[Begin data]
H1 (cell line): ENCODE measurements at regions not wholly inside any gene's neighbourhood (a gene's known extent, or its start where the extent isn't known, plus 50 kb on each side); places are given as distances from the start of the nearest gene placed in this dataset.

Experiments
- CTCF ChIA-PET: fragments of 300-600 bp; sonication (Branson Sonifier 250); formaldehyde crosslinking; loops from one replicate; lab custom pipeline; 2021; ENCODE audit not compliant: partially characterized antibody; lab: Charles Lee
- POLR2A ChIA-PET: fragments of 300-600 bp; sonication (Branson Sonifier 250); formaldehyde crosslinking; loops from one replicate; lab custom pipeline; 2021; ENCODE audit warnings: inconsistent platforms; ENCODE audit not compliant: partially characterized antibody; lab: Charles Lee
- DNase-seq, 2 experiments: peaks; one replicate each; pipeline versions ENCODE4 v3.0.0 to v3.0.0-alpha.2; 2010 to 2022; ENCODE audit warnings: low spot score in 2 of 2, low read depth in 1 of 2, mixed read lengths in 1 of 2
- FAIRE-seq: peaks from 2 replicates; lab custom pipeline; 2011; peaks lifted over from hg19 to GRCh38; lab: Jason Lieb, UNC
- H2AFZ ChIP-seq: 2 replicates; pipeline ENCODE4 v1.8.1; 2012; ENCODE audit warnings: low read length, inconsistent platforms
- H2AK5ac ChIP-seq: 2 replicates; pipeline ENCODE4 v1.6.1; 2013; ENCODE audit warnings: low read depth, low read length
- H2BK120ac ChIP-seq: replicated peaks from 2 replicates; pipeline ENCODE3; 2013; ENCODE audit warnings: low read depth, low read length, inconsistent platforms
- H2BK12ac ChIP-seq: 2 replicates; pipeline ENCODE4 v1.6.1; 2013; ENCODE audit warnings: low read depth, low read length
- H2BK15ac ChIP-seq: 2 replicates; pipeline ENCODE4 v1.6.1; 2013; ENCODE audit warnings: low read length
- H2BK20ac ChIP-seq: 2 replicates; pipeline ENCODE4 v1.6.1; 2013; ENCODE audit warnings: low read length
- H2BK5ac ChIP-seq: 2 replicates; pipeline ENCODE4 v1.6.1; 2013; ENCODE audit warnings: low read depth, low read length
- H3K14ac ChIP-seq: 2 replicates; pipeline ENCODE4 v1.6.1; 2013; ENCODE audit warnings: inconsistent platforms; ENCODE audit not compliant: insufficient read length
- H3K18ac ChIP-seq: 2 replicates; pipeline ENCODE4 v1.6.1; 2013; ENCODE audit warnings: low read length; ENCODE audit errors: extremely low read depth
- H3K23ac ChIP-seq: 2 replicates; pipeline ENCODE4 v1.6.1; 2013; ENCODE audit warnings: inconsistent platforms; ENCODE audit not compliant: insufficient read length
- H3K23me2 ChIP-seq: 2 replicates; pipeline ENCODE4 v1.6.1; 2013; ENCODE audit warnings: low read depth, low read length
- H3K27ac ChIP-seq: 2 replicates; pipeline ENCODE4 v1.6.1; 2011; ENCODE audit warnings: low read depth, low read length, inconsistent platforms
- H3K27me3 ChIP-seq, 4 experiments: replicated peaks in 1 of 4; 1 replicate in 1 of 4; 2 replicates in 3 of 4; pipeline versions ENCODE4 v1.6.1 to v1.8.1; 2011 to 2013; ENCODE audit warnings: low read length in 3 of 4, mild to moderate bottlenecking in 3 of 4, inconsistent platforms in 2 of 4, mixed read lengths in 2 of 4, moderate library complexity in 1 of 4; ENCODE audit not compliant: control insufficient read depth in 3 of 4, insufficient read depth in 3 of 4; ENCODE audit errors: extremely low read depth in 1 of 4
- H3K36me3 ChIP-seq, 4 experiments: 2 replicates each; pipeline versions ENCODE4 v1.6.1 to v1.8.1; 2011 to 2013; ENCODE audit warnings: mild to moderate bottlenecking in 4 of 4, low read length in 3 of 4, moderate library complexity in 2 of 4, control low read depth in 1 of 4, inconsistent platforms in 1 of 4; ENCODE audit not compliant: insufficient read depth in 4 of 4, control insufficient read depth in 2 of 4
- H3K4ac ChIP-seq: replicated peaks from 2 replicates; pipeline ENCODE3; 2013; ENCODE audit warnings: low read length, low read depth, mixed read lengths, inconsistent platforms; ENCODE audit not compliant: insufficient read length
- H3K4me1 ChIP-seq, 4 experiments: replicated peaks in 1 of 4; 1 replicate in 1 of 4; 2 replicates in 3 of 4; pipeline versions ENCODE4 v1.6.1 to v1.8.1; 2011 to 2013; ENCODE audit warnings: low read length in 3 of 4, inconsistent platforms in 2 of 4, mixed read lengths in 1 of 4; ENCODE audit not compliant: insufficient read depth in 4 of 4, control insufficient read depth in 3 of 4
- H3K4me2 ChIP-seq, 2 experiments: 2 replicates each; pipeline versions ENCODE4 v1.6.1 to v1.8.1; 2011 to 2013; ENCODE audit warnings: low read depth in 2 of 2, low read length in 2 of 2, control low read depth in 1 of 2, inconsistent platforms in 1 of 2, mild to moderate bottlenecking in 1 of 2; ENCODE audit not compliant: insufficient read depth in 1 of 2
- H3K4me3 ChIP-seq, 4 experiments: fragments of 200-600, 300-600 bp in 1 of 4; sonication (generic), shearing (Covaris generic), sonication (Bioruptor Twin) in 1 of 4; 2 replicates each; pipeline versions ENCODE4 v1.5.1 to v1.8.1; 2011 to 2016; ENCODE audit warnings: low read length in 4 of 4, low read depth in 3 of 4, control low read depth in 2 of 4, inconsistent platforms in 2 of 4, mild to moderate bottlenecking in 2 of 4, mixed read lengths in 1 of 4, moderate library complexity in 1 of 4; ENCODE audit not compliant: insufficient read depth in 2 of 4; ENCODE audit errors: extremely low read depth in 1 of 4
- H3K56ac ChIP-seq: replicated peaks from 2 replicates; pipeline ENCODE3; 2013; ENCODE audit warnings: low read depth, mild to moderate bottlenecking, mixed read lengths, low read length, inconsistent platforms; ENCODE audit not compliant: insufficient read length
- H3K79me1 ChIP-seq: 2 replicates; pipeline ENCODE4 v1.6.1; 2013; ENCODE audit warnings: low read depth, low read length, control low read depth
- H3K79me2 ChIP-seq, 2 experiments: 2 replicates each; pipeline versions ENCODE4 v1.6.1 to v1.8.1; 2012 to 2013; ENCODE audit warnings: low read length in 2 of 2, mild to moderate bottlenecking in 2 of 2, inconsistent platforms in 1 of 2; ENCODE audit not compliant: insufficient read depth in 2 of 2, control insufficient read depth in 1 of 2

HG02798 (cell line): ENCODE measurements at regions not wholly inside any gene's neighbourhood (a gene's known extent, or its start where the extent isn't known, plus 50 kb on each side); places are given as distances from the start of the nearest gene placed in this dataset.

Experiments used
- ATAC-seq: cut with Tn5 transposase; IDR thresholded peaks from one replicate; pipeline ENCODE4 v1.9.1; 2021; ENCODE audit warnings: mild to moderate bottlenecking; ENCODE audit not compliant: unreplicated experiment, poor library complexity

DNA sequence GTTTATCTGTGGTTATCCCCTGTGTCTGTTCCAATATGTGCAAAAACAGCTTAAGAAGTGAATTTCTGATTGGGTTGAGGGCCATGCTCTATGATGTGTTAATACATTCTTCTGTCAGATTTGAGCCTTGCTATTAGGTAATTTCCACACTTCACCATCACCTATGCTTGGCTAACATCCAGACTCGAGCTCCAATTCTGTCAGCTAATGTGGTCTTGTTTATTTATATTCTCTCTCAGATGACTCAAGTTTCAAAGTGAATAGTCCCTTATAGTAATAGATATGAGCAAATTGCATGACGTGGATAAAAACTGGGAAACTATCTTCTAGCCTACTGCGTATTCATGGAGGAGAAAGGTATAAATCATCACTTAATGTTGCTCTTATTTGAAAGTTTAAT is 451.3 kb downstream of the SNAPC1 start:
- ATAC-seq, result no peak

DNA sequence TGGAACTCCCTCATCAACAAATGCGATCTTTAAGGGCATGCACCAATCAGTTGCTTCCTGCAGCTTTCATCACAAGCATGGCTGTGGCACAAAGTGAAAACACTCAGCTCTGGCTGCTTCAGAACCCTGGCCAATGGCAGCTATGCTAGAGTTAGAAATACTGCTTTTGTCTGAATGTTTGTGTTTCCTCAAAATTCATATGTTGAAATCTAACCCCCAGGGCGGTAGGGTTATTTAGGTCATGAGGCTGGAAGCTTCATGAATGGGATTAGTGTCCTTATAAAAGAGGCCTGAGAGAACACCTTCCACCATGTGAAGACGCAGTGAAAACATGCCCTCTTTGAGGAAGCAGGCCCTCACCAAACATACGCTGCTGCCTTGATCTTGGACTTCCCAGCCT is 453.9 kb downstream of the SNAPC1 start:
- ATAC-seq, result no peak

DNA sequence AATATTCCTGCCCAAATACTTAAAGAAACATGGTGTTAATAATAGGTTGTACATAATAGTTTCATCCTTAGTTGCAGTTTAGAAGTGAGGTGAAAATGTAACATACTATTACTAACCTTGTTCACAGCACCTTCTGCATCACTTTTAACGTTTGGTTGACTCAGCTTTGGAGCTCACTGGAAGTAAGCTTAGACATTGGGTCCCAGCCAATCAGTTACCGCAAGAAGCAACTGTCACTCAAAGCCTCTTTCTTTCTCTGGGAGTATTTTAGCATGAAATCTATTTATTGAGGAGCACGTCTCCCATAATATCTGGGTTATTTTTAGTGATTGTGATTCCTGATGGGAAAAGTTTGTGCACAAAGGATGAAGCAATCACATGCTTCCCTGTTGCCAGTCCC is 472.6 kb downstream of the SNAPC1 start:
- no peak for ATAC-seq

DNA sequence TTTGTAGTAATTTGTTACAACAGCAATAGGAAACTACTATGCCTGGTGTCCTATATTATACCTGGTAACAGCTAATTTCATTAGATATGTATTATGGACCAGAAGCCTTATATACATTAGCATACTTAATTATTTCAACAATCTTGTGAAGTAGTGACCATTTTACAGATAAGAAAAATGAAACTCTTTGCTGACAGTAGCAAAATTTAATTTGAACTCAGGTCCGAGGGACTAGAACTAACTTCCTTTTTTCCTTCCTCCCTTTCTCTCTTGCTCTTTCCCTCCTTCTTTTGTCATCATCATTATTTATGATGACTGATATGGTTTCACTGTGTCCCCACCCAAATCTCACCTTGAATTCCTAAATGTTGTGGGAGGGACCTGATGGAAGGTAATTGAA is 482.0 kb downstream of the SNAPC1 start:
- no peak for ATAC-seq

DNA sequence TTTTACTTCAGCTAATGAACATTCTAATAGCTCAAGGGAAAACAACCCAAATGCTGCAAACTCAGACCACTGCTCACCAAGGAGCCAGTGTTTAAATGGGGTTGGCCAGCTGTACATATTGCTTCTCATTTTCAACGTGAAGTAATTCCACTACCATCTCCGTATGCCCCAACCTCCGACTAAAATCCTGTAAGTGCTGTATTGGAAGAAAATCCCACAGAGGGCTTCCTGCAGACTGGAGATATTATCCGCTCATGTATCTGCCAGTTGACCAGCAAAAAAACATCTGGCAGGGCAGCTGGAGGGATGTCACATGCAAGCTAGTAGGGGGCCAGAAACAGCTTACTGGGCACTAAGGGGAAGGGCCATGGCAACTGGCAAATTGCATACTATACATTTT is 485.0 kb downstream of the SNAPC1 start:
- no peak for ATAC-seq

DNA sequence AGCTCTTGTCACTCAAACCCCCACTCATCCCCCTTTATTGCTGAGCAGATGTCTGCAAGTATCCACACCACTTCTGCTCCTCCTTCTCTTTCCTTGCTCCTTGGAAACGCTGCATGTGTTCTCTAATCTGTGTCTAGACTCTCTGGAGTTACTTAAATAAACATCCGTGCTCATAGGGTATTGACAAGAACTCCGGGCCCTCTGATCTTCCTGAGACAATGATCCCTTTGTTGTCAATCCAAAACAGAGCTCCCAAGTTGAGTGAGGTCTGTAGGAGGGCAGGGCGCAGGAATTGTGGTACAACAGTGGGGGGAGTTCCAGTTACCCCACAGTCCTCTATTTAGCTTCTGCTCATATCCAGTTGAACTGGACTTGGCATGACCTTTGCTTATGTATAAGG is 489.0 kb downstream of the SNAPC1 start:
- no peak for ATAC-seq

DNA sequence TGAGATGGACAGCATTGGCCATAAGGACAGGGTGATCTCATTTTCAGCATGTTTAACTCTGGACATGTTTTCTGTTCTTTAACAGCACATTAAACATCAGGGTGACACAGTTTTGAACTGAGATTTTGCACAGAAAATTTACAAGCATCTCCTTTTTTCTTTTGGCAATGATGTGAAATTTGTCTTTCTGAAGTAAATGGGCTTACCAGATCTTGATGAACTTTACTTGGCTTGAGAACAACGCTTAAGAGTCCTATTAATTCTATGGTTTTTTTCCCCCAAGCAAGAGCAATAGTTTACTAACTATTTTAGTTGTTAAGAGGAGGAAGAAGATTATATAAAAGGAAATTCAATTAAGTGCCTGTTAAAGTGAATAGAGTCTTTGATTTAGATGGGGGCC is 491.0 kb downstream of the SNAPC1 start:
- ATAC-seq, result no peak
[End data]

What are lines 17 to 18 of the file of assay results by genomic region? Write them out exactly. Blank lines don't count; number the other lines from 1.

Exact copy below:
- H3K23me2 ChIP-seq: 2 replicates; pipeline ENCODE4 v1.6.1; 2013; ENCODE audit warnings: low read depth, low read length
- H3K27ac ChIP-seq: 2 replicates; pipeline ENCODE4 v1.6.1; 2011; ENCODE audit warnings: low read depth, low read length, inconsistent platforms